Nodes communicate via UDP using unicast (they first use multicast to discover a new node, once discovered they communicate via unicast). If there are network problems, then the nodes may experience communication delays:

2010-02-12 02:48:48,811 WARN [Logger@9247854 3.3.1/389] [Coherence] log 2010-02-12 02:48:48.811 Oracle Coherence GE 3.3.1/389 <Warning> (thread=PacketPublisher, member=1): Experienced a 13801 ms communication delay (probable remote GC) with Member(Id=2, Timestamp=2010-02-11 22:00:14.65, Address=, MachineId=23897, Location=process:21524@RTPCPAPWKI02); 88 packets rescheduled, PauseRate=0.0030, Threshold=387

and eventually timeout:

2010-02-12 03:03:58,705 WARN [Logger@9247854 3.3.1/389] [Coherence] log 2010-02-12 03:03:58.705 Oracle Coherence GE 3.3.1/389 <Warning> (thread=PacketPublisher, member=1): Timeout while delivering a packet; removing Member(Id=2, Timestamp=2010-02-11 22:00:14.65, Address=, MachineId=23897, Location=process:21524@RTPCPAPWKI02)
2010-02-12 03:03:58,734 INFO [Cluster:EventDispatcher] [confluence.cluster.coherence.TangosolClusterManager] memberLeft Member has left cluster: Member(Id=2, Timestamp=2010-02-12 03:03:58.705, Address=, MachineId=23897, Location=process:21524@RTPCPAPWKI02)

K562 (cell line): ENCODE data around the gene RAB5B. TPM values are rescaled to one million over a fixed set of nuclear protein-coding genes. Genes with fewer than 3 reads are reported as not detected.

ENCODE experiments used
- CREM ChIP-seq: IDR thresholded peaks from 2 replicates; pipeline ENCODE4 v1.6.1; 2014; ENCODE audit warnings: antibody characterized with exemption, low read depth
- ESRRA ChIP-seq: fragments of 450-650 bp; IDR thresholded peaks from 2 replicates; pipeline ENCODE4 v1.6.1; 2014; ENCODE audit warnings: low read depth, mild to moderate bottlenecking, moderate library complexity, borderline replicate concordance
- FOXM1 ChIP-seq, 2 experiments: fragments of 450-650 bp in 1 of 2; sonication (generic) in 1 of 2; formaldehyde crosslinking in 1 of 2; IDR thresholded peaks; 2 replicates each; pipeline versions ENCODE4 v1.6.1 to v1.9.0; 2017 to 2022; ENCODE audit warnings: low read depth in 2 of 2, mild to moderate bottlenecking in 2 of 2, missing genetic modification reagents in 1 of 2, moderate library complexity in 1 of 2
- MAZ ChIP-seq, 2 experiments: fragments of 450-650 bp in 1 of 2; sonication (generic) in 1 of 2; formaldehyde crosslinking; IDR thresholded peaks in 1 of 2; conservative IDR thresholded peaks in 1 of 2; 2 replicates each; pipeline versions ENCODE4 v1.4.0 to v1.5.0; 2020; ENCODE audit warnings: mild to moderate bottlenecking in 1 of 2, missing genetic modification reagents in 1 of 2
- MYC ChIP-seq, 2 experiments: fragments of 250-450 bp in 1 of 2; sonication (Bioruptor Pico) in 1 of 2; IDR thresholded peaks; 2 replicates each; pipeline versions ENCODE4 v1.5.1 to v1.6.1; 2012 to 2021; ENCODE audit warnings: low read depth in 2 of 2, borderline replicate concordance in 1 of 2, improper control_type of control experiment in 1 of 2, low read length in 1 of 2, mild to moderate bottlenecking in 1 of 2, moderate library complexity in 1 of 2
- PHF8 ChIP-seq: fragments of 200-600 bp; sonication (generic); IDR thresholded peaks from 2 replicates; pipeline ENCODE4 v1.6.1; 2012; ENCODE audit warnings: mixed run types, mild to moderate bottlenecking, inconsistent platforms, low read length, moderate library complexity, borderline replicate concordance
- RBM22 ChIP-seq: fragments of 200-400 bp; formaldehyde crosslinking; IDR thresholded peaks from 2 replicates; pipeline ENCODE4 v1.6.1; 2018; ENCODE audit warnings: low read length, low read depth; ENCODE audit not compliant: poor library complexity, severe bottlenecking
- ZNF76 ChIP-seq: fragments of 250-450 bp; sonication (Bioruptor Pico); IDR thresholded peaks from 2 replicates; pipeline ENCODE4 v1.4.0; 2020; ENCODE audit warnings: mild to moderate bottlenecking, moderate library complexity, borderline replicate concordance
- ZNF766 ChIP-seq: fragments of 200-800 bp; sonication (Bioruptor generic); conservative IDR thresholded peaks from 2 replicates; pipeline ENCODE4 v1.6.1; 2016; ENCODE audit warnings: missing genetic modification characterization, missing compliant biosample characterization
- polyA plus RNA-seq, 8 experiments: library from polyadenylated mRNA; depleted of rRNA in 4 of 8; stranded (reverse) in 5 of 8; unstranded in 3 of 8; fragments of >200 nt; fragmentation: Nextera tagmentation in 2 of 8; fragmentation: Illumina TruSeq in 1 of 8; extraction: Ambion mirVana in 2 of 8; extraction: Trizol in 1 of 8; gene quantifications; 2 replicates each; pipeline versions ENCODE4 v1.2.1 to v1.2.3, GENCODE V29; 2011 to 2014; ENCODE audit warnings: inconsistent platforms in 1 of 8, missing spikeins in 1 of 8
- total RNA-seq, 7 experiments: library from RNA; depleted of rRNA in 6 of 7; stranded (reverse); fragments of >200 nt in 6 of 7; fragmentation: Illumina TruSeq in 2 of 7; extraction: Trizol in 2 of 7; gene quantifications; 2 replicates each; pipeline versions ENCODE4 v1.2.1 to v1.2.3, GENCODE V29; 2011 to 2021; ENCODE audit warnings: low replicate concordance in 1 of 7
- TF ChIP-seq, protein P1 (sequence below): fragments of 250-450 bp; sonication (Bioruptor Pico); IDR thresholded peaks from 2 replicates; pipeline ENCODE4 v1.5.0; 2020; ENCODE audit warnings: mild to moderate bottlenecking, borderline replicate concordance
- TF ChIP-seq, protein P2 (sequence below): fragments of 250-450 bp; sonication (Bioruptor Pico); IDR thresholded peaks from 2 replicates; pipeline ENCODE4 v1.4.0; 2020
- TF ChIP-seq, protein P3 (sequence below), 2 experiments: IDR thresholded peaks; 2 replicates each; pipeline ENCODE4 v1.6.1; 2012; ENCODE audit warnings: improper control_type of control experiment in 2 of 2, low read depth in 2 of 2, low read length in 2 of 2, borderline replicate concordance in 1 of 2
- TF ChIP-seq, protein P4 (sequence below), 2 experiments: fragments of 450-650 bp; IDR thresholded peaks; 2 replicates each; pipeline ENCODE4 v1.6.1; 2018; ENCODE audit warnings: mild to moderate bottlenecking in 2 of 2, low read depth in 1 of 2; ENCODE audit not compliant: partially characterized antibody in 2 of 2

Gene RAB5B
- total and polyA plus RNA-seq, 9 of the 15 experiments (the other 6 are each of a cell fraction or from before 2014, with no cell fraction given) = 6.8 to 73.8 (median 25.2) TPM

As you can see, a timeout is quickly followed by the removal of the node from the cluster (as it is assumed that the node is down).
The timeout value is by default 60 seconds in production installations. The heart beat, runs once every second and thus a node has to fail to respond to a heart beat for 60 secs in order for the node to determine if the node is dead. More details can be found in Coherence's packet delivery doc.

Once a node is removed from the cluster (but the node is still up), eventually (within 30secs) one of the instances (i.e. the remaining cluster/node or the node that left the cluster) will trigger a cluster panic. Once an instance triggers a cluster panic, it will update the database value to ensure that all other nodes will also cluster panic.
In confluence clusters there is no notion of master or slave node. Thus there is no way of knowing which of the nodes should be left running and thus to be safe all nodes are set to panic. It doesn't matter if only one node of 4 node cluster leaves, it will lead to the panic of all of the 4 nodes.

Coherence War Stories

There are number of reasons why communication will fail between two nodes. These are documented well in the following Coherence's war stories pdf.

Job Synchronisation

Certain scheduled jobs will only run by one node in the cluster. Others will be run by all nodes. Examples of jobs that only run once per a cluster include:

  1. Daily Report Mail
  2. Cluster Safety Check
  3. Backups

Examples of jobs that will run in every node:

  1. Incremental Indexing
  2. Index Optimisation

Knowledge base articles

Last modified on Oct 7, 2015